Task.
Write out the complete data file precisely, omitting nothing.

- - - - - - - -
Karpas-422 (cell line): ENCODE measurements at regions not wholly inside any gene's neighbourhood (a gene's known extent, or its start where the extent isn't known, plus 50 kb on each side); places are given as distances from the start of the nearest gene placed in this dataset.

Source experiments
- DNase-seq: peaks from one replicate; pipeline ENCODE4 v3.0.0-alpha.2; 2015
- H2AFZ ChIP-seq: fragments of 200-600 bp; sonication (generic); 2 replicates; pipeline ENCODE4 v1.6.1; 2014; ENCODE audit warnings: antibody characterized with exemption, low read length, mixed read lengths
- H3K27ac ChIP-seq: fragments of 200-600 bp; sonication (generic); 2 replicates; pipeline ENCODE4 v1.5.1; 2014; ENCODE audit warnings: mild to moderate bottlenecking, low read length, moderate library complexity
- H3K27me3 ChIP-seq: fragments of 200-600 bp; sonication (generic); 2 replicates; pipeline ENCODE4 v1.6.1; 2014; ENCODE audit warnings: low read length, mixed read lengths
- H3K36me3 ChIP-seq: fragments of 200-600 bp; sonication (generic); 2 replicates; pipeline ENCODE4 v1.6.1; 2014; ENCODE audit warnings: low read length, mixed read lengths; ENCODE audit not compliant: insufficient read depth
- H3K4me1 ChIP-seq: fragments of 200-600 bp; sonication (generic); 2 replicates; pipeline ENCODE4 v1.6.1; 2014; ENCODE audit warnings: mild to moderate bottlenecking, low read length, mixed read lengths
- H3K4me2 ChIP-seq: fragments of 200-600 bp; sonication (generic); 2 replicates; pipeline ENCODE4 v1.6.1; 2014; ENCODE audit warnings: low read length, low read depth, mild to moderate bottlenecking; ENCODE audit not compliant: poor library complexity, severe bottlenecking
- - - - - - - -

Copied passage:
Karpas-422 (cell line): ENCODE measurements at regions not wholly inside any gene's neighbourhood (a gene's known extent, or its start where the extent isn't known, plus 50 kb on each side); places are given as distances from the start of the nearest gene placed in this dataset.

Source experiments
- DNase-seq: peaks from one replicate; pipeline ENCODE4 v3.0.0-alpha.2; 2015
- H2AFZ ChIP-seq: fragments of 200-600 bp; sonication (generic); 2 replicates; pipeline ENCODE4 v1.6.1; 2014; ENCODE audit warnings: antibody characterized with exemption, low read length, mixed read lengths
- H3K27ac ChIP-seq: fragments of 200-600 bp; sonication (generic); 2 replicates; pipeline ENCODE4 v1.5.1; 2014; ENCODE audit warnings: mild to moderate bottlenecking, low read length, moderate library complexity
- H3K27me3 ChIP-seq: fragments of 200-600 bp; sonication (generic); 2 replicates; pipeline ENCODE4 v1.6.1; 2014; ENCODE audit warnings: low read length, mixed read lengths
- H3K36me3 ChIP-seq: fragments of 200-600 bp; sonication (generic); 2 replicates; pipeline ENCODE4 v1.6.1; 2014; ENCODE audit warnings: low read length, mixed read lengths; ENCODE audit not compliant: insufficient read depth
- H3K4me1 ChIP-seq: fragments of 200-600 bp; sonication (generic); 2 replicates; pipeline ENCODE4 v1.6.1; 2014; ENCODE audit warnings: mild to moderate bottlenecking, low read length, mixed read lengths
- H3K4me2 ChIP-seq: fragments of 200-600 bp; sonication (generic); 2 replicates; pipeline ENCODE4 v1.6.1; 2014; ENCODE audit warnings: low read length, low read depth, mild to moderate bottlenecking; ENCODE audit not compliant: poor library complexity, severe bottlenecking